Raj Venugopal wrote:So for all of you... the body takes a bruising. Yes. Absolutely! But does the ego as well?


    No, not when you have reached 11th dan ...




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    "The world is a republic of mediocrities, and always was." (Thomas Carlyle)
    "Nothing is as approved as mediocrity, the majority has established it and it fixes it fangs on whatever gets beyond it either way." (Blaise Pascal)
    "Quand on essaie, c'est difficile. Quand on n'essaie pas, c'est impossible" (Guess Who ?)
    "I am never wrong. Once I thought I was, and that was a mistake."
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    Davaro

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    Re: Being thrown

    Post by Davaro on Fri Jan 31, 2014 7:25 am

    I cant understand this concept of people saying they don't like beginners throwing them.

    Not to nit-pick, but surely if you practice proper ukemi, it should not matter? I don't give a hoot who throws me because I know how to fall. I think?

    As the senior instructor in my club, I would always put myself "at risk" for a new adult student to try their first throws on. Because I know how to take ukemi better than anyone else in the club.

    Anyway... as the OP says, it does, or should not matter WHO throws you....


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    Cichorei Kano

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    Re: Being thrown

    Post by Cichorei Kano on Fri Jan 31, 2014 7:36 am

    Davaro wrote:I cant understand this concept of people saying they don't like beginners throwing them.

    Not to nit-pick, but surely if you practice proper ukemi, it should not matter? I don't give a hoot who throws me because I know how to fall. I think?

    As the senior instructor in my club, I would always put myself "at risk" for a new adult student to try their first throws on. Because I know how to take ukemi better than anyone else in the club.

    Anyway... as the OP says, it does, or should not matter WHO throws you....




    _________________


    "The world is a republic of mediocrities, and always was." (Thomas Carlyle)
    "Nothing is as approved as mediocrity, the majority has established it and it fixes it fangs on whatever gets beyond it either way." (Blaise Pascal)
    "Quand on essaie, c'est difficile. Quand on n'essaie pas, c'est impossible" (Guess Who ?)
    "I am never wrong. Once I thought I was, and that was a mistake."
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    Davaro

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    Re: Being thrown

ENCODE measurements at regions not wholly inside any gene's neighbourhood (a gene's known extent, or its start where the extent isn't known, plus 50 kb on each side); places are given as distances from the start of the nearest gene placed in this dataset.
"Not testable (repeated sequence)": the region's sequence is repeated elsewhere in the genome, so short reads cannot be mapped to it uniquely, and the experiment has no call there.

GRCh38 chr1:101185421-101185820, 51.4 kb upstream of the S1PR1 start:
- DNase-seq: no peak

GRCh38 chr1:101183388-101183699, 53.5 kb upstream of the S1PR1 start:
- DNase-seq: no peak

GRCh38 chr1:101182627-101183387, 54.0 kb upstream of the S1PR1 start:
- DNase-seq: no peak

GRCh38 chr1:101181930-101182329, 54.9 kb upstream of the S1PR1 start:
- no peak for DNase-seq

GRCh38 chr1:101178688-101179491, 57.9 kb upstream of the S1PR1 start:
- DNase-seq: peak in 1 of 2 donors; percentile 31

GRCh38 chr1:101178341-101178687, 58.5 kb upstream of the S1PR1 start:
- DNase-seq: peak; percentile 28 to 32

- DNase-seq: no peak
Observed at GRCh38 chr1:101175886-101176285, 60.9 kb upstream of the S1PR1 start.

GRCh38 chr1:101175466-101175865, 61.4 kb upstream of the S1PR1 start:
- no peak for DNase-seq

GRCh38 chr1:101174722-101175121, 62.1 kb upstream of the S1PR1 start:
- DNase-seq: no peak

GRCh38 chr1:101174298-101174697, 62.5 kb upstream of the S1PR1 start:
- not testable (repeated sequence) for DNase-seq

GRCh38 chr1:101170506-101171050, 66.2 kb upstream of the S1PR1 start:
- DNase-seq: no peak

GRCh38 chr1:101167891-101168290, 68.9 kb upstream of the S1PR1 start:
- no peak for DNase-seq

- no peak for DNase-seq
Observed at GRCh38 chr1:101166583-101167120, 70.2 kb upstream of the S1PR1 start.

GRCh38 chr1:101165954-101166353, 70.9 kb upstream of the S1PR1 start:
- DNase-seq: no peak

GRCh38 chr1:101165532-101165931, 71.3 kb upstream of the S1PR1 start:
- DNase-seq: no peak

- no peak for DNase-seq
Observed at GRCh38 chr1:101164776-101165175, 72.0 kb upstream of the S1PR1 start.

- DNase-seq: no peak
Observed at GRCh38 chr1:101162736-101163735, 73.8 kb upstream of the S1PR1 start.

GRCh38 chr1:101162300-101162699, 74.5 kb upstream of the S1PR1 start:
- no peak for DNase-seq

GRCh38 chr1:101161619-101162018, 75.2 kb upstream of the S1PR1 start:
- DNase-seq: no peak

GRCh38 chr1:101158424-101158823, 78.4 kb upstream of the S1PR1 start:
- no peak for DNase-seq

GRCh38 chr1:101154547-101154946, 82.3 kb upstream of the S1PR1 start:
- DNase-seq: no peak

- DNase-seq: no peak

Post by Davaro on Fri Jan 31, 2014 8:42 am

    Cichorei Kano wrote:
    Davaro wrote:I cant understand this concept of people saying they don't like beginners throwing them.

    Not to nit-pick, but surely if you practice proper ukemi, it should not matter? I don't give a hoot who throws me because I know how to fall. I think?

    As the senior instructor in my club, I would always put myself "at risk" for a new adult student to try their first throws on. Because I know how to take ukemi better than anyone else in the club.

    Anyway... as the OP says, it does, or should not matter WHO throws you....



    Self-portrait CK Sensei?


    _________________
    Dew wrote:
    We could have a poll - but if the majority vote for "Judo roly poly" its going to ignite fascist dictatorlike tendencies lurking within me.


    http://www.saizenjudo.wozaonline.co.za/
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    Cichorei Kano

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    Re: Being thrown

    Post by Cichorei Kano on Fri Jan 31, 2014 9:19 am

    Davaro wrote:
    Cichorei Kano wrote:
    Davaro wrote:I cant understand this concept of people saying they don't like beginners throwing them.

    Not to nit-pick, but surely if you practice proper ukemi, it should not matter? I don't give a hoot who throws me because I know how to fall. I think?

    As the senior instructor in my club, I would always put myself "at risk" for a new adult student to try their first throws on. Because I know how to take ukemi better than anyone else in the club.

    Anyway... as the OP says, it does, or should not matter WHO throws you....



    Self-portrait CK Sensei?

    Na-aah, I have more hair than that and I don't irradiate Been-Gay fumes either. I also would never appear in gi without a yellow pointy hat.


    _________________


    "The world is a republic of mediocrities, and always was." (Thomas Carlyle)
    "Nothing is as approved as mediocrity, the majority has established it and it fixes it fangs on whatever gets beyond it either way." (Blaise Pascal)